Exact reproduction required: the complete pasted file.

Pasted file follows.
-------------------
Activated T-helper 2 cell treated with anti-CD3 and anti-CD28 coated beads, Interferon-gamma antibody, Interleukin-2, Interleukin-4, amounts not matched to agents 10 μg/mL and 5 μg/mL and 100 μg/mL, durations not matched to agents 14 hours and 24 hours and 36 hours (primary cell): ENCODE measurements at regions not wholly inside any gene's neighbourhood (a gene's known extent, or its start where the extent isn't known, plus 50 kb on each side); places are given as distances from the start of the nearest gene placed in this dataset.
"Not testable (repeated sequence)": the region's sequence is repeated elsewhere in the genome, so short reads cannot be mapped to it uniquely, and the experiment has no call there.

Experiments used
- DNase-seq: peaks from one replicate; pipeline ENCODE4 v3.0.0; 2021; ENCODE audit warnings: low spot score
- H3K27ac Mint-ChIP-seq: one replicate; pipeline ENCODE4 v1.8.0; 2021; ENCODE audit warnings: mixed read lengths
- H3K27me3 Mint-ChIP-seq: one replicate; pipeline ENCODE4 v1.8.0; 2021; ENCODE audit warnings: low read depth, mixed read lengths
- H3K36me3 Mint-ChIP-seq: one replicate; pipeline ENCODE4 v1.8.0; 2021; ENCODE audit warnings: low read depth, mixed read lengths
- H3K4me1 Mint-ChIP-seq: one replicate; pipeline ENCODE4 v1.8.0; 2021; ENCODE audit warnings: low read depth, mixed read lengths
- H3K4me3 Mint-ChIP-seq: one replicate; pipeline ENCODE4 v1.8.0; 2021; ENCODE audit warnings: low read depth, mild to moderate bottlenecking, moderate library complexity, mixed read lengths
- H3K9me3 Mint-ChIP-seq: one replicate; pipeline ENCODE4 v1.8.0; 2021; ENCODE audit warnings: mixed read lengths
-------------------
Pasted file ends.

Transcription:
Activated T-helper 2 cell treated with anti-CD3 and anti-CD28 coated beads, Interferon-gamma antibody, Interleukin-2, Interleukin-4, amounts not matched to agents 10 μg/mL and 5 μg/mL and 100 μg/mL, durations not matched to agents 14 hours and 24 hours and 36 hours (primary cell): ENCODE measurements at regions not wholly inside any gene's neighbourhood (a gene's known extent, or its start where the extent isn't known, plus 50 kb on each side); places are given as distances from the start of the nearest gene placed in this dataset.
"Not testable (repeated sequence)": the region's sequence is repeated elsewhere in the genome, so short reads cannot be mapped to it uniquely, and the experiment has no call there.

Experiments used
- DNase-seq: peaks from one replicate; pipeline ENCODE4 v3.0.0; 2021; ENCODE audit warnings: low spot score
- H3K27ac Mint-ChIP-seq: one replicate; pipeline ENCODE4 v1.8.0; 2021; ENCODE audit warnings: mixed read lengths
- H3K27me3 Mint-ChIP-seq: one replicate; pipeline ENCODE4 v1.8.0; 2021; ENCODE audit warnings: low read depth, mixed read lengths
- H3K36me3 Mint-ChIP-seq: one replicate; pipeline ENCODE4 v1.8.0; 2021; ENCODE audit warnings: low read depth, mixed read lengths
- H3K4me1 Mint-ChIP-seq: one replicate; pipeline ENCODE4 v1.8.0; 2021; ENCODE audit warnings: low read depth, mixed read lengths
- H3K4me3 Mint-ChIP-seq: one replicate; pipeline ENCODE4 v1.8.0; 2021; ENCODE audit warnings: low read depth, mild to moderate bottlenecking, moderate library complexity, mixed read lengths
- H3K9me3 Mint-ChIP-seq: one replicate; pipeline ENCODE4 v1.8.0; 2021; ENCODE audit warnings: mixed read lengths